The Tradition Lives on

Mike and Honey Arrive with a new platform for the Colonial Williamsburg Christmas Apple Tree Centerpiece
Delicious Red Apples-beautiful color!

Dear Reader:

I was over the moon yesterday when I was surprised by Mike and Honey arriving from the mountains carrying a new ” form” Mike made just the day before-taller and solid throughout to place the apples and greenery on… topped off by a giant pineapple.

Even though most of us associate this southern decoration with Colonial Williamsburg as a status symbol since pineapples were rare and expensive… it was George Washington, himself, who was said to have grown pineapples at Mount Vernon! So the pineapple then became a symbol of individuality and independence for the new country.

( Maybe this is why tourists visiting Disney World over the holidays will see more of this decor-as it ties into Liberty Square and Walt Disney’s love of American history? )

I really thought with Mike and Honey making the mountains their permanent home-I probably wouldn’t see them before Christmas and another tradition would be broken but it is alive and well and my apple tree is more beautiful than ever!

So until tomorrow… Honey and Mike… the gift of your friendship is my favorite Christmas present!

Today is my favorite day. Winnie the Pooh

Today is the Winter Solstice-from this day on more light will enter our daily lives by the sun and spiritually everyday we have a chance to increase the light of a stronger relationship with the other SON.

About Becky Dingle

I was born a Tarheel but ended up a Sandlapper. My grandparents were cotton farmers in Laurens, South Carolina and it was in my grandmother’s house that my love of storytelling began beside an old Franklin stove. When I graduated from Laurens High School, I attended Erskine College (Due West of what?) and would later get my Masters Degree in Education/Social Studies from Charleston Southern. I am presently an adjunct professor/clinical supervisor at CSU and have also taught at the College of Charleston. For 28 years I taught Social Studies through storytelling. My philosophy matched Rudyard Kipling’s quote: “If history were taught in the form of stories, it would never be forgotten.” Today I still spread this message through workshops and presentations throughout the state. The secret of success in teaching social studies is always in the story. I want to keep learning and being surprised by life…it is the greatest teacher. Like Kermit said, “When you’re green you grow, when you’re ripe you rot.”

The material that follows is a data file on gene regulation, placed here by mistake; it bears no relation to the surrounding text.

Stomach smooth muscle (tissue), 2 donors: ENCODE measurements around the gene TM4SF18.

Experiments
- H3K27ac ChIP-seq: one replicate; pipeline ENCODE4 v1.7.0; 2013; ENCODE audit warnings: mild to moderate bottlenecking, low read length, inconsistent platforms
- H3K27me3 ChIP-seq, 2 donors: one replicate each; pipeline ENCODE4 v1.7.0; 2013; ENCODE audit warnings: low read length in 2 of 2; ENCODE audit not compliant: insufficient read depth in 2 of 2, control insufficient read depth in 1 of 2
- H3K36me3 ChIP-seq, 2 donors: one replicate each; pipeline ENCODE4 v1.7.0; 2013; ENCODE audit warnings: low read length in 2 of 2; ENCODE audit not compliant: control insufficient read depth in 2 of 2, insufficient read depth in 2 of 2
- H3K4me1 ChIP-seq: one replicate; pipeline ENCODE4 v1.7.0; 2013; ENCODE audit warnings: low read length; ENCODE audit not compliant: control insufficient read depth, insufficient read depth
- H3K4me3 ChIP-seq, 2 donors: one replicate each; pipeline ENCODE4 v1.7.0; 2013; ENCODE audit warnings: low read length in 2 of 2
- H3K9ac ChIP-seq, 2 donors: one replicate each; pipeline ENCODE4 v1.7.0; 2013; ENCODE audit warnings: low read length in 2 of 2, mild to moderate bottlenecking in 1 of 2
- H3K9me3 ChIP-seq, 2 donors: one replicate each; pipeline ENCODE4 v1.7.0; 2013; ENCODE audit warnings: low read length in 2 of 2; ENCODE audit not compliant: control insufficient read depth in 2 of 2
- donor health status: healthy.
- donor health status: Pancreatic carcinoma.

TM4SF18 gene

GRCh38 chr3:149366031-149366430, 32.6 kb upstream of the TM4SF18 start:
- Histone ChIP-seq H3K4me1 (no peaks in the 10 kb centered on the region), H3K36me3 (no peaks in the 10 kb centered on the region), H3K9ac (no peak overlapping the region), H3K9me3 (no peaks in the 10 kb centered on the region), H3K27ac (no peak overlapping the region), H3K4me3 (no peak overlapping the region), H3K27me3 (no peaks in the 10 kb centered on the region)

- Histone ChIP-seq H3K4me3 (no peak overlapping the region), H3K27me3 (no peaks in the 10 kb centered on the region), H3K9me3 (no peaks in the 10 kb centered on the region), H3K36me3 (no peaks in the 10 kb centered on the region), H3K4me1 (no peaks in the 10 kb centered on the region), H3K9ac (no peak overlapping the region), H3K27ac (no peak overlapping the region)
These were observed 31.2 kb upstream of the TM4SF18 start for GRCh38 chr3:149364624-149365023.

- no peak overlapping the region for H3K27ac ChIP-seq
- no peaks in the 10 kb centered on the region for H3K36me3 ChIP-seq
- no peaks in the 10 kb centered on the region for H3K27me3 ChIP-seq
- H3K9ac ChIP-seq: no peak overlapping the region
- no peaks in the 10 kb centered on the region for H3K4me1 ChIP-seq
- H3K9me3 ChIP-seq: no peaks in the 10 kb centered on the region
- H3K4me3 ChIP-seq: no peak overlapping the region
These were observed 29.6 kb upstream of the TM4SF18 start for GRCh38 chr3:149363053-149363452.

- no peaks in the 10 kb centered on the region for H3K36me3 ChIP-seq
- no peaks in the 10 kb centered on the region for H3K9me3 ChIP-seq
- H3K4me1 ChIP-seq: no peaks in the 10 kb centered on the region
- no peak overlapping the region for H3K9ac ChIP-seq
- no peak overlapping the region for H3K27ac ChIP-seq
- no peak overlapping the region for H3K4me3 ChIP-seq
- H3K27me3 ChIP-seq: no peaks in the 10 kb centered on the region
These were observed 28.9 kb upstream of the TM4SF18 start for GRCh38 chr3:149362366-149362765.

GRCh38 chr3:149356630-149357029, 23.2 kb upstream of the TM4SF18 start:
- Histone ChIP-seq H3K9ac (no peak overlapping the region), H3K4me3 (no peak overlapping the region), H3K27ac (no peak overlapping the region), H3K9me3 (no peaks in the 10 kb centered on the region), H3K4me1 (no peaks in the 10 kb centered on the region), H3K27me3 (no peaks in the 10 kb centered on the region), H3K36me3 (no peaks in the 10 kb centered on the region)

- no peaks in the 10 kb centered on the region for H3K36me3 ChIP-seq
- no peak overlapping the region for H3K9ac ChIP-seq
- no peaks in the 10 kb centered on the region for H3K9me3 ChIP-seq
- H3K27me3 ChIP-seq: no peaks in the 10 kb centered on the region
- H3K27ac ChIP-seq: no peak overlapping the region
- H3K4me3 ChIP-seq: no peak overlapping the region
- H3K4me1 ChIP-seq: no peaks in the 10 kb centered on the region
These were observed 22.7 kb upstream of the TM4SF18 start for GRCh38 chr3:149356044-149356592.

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4 Responses to The Tradition Lives on

  1. Rachel Edwards says:

    What a wonderful gift…and all made with love. I know that was the best surprise ever having Honey and Mike dropping in…two specual folks. I can’t wait to see it.

  2. Honey Burrell says:

    We love stopping by and being with you, even though it was a short visit! Knowing how much you’ve always loved the Apple Tree, we had to deliver! Enjoy my friend and know you are loved lots and lots by the “mountaineers!” Merry Christmas to you, your family and your blog readers!😘🌲😘

  3. Becky Dingle says:

    Well this “lowcountry” lodger loves you back…and so happy we have new memories to enjoy

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